Once upon a time a boy was brought up in a professional family in the middle of a large city. He was given the best possible pre eleven plus education that money, love and desire could afford. He had everything he needed to study effectively. His parents and family offered every possible support and encouragement.
The collective desire for the boy was for him to win a place at grammar – just like his father before him. Perhaps then the boy would go to university, meet the right girl, marry and, in time, become a solid and respectable member of the community. (It would help if his `wife to be’ had also gone to a grammar school before her university courses.)
We can see this boy becoming a man with a satisfying professional future. He would buy the right size house at the right time – and develop an impressive recession free future.
There could be one small hitch in this saga. He could take a gap year out. He would then go on to experience a wider range of cultures and people. He could meet girls who had no immediate desire for a university education. In the course of his travels he could develop a passion for geology or forestry or a desire to own a diving school in Tahiti.
The gap year in itself may not have provided the trigger. His parents may have read books to him at a young age about adventure and exploration. His mother may have been a botanist of repute who introduced him to a study of flora and fauna. She may have nurtured him on microscopes and a desire to collect.
His father may have accompanied him on camping weekends with the Beavers and the Cubs. He may have won an exploration badge when he just seven years old – along with the highly prized cooking badge. His parents may have had a preference for holidays off the beaten track – including an unforgettable trek on a pony in the foothills of the Rockies. Just before his eleven plus examinations he may have fallen `just a little in love’ with a girl he met on the sands of Bali.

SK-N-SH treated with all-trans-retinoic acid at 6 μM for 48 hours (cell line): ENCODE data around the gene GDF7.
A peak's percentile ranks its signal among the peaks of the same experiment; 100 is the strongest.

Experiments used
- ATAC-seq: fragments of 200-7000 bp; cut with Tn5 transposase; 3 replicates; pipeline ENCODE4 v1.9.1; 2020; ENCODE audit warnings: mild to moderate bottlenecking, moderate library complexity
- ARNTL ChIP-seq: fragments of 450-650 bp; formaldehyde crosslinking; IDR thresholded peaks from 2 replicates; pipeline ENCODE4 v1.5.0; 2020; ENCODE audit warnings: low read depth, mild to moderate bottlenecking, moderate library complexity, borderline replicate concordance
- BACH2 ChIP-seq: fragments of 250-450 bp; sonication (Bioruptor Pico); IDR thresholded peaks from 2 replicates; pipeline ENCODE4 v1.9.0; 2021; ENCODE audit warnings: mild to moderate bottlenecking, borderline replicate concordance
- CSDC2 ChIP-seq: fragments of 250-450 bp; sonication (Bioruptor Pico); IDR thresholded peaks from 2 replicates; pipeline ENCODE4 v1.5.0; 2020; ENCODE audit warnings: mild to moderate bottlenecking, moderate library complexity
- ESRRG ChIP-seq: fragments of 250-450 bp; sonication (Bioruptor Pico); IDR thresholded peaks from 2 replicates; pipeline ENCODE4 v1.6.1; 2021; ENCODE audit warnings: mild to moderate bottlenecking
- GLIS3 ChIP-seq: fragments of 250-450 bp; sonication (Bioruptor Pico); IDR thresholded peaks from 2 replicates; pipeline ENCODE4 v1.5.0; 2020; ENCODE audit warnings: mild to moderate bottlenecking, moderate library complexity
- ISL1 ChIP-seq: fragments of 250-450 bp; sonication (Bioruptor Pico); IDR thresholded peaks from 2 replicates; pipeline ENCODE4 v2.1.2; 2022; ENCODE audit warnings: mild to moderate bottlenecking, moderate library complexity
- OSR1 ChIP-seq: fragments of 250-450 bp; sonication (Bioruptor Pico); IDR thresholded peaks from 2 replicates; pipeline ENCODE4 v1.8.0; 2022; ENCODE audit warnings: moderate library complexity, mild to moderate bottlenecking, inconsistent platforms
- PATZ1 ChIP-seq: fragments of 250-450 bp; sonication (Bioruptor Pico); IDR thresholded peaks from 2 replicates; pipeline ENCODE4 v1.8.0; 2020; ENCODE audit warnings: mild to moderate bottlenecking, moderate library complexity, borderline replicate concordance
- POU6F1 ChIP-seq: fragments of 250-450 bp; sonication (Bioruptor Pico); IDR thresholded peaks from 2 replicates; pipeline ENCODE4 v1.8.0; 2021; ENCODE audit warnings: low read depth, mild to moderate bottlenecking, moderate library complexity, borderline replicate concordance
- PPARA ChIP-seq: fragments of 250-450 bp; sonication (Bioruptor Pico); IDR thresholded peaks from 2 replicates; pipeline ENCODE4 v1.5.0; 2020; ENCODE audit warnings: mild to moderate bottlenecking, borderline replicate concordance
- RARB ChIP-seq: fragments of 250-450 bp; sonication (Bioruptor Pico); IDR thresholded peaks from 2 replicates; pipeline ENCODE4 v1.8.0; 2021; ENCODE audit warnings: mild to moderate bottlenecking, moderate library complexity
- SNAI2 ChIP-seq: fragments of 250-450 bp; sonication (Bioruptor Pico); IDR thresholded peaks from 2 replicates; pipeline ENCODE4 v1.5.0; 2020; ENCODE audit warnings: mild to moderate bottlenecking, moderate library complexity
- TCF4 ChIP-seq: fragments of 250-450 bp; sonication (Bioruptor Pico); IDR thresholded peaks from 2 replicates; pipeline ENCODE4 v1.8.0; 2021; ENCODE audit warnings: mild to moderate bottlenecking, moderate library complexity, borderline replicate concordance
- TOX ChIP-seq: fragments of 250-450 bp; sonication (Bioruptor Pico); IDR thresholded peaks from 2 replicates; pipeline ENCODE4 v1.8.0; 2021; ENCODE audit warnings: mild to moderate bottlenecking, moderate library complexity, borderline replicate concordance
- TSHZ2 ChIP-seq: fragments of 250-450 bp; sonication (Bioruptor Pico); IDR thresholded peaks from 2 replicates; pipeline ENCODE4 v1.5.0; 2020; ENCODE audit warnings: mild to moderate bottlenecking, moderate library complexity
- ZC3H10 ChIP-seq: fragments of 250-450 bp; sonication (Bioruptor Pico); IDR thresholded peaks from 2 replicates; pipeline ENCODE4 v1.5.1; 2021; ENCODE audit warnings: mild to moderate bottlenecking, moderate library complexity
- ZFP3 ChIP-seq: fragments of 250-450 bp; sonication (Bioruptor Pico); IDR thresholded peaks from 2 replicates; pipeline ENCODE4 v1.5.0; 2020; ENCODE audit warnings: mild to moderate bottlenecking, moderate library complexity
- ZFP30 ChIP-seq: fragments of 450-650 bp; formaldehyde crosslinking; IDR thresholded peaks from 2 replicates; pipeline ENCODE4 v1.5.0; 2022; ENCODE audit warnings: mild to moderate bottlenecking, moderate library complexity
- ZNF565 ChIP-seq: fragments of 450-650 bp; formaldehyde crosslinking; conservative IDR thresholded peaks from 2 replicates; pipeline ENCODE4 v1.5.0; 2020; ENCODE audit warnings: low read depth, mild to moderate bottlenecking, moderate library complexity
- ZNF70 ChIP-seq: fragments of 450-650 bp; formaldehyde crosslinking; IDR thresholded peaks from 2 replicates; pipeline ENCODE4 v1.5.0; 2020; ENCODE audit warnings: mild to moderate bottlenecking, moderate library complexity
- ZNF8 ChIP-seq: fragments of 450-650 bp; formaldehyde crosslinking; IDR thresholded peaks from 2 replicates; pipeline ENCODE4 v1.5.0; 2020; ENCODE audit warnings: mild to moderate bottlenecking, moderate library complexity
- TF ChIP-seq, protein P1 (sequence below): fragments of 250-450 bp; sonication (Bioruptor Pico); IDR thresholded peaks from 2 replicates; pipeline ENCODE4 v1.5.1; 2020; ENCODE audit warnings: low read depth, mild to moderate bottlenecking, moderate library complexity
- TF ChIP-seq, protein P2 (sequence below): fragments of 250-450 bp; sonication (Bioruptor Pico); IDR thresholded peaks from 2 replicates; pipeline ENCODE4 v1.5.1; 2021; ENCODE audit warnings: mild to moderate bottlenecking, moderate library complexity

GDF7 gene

One of the aims of the stated `Eleven Plus Plan’ must have been for the boy to pass the eleven plus. As we can see, however, there may have been influences outside of the structured eleven plus papers plan that contributed towards developing him into a receptive candidate. Some unforeseen and uncontrollable factors may have helped him to develop strong feelings on work and the value of study.
If this saga has to have a fairy tale ending then all the outside influences will have contributed towards helping him to focus and be attentive when he is concentrating on an eleven plus paper.
We can only hope that the boy appreciates and values the efforts that have been made on his behalf.